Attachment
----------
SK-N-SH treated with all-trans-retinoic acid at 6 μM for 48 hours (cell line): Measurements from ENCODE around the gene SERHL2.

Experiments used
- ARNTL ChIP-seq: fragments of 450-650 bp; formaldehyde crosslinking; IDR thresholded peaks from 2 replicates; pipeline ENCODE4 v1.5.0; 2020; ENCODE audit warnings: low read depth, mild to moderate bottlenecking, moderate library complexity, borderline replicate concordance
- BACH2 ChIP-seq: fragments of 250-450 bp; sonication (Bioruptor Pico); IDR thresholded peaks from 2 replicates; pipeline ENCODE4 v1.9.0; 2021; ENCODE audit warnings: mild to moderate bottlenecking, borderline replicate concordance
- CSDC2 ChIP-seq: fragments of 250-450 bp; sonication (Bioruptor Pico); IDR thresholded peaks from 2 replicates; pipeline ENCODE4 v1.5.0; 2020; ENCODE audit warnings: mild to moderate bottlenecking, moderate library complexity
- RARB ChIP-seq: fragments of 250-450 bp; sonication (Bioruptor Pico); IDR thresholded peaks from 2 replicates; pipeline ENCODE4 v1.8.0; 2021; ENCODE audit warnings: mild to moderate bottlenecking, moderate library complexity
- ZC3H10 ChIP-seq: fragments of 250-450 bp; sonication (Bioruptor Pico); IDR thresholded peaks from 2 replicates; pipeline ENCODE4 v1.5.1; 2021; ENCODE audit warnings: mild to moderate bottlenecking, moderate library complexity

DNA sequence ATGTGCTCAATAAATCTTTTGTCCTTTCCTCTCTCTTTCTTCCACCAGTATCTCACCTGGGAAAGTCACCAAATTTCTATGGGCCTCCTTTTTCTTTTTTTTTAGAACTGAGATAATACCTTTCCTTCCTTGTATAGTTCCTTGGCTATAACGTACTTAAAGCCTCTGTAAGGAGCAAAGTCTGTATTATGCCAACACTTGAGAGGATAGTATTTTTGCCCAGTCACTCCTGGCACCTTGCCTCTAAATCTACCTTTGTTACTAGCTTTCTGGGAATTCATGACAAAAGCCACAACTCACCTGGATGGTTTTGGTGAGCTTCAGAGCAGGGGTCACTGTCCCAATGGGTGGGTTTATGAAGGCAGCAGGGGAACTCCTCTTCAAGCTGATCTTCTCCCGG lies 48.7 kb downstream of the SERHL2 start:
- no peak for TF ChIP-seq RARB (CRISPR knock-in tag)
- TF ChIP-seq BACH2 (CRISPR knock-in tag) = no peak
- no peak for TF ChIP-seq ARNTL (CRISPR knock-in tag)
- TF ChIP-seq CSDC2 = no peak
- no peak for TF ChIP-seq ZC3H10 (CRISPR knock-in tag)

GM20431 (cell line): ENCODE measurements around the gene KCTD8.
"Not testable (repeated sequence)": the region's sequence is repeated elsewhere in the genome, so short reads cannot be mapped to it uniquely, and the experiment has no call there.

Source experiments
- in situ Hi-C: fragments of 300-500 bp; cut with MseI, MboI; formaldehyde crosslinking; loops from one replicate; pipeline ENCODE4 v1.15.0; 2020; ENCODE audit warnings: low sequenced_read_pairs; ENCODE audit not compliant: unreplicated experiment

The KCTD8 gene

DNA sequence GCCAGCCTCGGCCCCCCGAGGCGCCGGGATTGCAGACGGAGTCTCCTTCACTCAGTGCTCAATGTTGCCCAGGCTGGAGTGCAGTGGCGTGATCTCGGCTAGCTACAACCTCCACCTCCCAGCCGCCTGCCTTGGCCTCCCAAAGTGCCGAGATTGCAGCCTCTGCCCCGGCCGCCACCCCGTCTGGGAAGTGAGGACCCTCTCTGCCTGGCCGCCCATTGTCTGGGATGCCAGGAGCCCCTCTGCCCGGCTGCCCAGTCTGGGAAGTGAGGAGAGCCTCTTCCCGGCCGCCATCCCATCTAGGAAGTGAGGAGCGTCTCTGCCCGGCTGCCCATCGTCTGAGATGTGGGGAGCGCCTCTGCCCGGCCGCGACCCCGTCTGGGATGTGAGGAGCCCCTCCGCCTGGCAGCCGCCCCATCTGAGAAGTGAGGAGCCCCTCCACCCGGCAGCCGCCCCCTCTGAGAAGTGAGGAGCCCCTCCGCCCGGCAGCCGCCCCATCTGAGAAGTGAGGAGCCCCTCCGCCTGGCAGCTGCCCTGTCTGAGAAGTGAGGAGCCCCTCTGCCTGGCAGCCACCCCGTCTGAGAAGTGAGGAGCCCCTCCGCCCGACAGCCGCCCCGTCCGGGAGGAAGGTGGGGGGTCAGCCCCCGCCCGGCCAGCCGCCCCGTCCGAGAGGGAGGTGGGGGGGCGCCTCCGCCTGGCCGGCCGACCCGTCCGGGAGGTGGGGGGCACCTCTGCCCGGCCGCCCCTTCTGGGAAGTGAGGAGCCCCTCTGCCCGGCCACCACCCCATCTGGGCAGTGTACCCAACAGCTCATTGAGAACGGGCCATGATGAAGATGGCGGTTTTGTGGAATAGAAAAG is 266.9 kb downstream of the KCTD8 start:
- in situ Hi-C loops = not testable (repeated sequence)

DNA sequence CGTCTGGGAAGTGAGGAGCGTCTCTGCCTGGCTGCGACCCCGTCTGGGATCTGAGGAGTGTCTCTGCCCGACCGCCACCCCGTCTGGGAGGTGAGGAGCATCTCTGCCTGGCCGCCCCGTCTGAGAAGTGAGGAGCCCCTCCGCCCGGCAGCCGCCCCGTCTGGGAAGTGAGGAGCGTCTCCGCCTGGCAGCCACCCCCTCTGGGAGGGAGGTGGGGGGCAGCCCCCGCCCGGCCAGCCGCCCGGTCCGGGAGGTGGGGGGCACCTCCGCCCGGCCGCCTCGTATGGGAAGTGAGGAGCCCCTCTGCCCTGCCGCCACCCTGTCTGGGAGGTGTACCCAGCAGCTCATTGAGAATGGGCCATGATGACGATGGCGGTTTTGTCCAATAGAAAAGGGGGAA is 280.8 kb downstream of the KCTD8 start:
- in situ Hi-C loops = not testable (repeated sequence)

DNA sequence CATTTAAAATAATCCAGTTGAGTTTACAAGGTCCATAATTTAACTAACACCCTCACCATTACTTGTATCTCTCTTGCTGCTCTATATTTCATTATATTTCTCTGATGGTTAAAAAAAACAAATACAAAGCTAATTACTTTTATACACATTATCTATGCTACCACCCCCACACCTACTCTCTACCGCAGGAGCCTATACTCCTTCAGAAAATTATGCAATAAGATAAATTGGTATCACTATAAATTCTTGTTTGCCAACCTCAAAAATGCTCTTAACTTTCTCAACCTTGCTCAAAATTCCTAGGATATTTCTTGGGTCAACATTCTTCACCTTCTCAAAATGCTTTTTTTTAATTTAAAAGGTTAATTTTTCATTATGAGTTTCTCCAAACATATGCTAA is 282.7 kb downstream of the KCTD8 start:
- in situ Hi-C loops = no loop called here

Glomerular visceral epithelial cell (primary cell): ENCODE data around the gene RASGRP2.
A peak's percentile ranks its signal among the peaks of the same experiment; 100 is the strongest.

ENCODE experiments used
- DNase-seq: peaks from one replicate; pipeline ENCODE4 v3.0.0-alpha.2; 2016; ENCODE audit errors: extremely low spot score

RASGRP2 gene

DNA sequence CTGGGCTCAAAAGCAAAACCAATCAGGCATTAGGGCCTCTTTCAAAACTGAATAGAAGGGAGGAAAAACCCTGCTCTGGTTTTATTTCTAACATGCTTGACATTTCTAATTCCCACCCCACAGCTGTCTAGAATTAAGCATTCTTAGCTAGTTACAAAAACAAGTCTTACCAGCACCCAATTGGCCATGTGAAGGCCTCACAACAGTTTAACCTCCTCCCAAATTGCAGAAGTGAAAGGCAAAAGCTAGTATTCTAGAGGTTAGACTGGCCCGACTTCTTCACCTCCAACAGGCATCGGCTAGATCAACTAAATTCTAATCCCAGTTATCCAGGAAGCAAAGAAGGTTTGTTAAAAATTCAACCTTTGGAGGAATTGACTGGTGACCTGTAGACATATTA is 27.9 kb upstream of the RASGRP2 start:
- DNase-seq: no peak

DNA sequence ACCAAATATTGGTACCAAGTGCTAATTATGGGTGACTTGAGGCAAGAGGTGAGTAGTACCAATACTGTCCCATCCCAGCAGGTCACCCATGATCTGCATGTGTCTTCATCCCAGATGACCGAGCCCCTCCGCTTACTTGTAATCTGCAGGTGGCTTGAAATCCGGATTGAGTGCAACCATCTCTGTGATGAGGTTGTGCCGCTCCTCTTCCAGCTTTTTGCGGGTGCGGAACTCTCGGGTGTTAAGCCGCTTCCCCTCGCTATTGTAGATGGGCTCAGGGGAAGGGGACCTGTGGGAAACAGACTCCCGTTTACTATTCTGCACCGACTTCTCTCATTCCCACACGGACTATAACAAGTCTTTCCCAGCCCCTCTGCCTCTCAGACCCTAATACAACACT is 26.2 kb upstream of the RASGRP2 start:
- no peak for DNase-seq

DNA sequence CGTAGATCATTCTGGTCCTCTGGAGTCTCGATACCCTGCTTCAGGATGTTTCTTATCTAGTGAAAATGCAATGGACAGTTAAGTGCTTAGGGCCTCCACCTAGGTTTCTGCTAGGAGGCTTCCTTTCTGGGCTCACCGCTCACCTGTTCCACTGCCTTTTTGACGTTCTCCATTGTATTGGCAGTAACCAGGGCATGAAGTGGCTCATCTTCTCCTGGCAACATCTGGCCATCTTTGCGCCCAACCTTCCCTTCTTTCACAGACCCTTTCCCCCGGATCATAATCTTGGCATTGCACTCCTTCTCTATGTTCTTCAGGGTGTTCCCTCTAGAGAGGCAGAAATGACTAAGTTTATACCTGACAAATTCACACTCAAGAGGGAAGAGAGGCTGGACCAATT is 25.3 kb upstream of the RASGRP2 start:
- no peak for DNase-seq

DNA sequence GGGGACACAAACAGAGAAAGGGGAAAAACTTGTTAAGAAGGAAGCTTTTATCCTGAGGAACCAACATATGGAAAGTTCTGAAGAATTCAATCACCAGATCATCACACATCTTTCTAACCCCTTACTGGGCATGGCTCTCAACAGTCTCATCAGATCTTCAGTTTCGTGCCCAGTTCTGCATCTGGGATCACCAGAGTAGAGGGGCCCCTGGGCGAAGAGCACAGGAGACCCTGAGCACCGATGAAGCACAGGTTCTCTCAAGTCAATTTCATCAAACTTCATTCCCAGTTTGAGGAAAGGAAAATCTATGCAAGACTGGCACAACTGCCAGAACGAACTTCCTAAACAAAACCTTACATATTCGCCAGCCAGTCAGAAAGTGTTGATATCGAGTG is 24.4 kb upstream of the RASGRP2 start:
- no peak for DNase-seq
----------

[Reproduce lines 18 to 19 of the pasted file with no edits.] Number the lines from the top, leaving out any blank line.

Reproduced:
The KCTD8 gene

DNA sequence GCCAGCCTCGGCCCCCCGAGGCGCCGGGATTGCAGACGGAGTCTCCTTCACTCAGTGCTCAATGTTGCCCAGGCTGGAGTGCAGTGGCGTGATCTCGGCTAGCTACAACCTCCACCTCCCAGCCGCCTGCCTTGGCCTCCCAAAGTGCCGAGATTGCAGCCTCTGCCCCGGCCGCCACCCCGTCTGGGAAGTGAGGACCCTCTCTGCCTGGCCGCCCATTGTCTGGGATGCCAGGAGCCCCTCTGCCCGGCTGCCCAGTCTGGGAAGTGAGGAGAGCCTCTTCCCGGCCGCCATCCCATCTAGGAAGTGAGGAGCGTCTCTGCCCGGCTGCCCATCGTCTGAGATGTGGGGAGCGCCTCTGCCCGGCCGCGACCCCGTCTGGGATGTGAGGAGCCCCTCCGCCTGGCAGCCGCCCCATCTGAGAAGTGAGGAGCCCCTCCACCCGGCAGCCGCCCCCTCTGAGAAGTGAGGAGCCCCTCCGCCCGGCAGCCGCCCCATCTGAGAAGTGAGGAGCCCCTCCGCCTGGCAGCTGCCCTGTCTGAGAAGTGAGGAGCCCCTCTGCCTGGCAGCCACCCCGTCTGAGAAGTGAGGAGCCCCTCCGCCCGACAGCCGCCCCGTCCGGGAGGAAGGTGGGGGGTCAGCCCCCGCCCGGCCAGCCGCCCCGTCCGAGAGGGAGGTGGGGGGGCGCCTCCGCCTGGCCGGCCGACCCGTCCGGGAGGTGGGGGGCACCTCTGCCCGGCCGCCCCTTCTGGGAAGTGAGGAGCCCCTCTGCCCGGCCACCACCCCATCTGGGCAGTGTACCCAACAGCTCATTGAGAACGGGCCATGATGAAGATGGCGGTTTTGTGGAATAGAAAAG is 266.9 kb downstream of the KCTD8 start: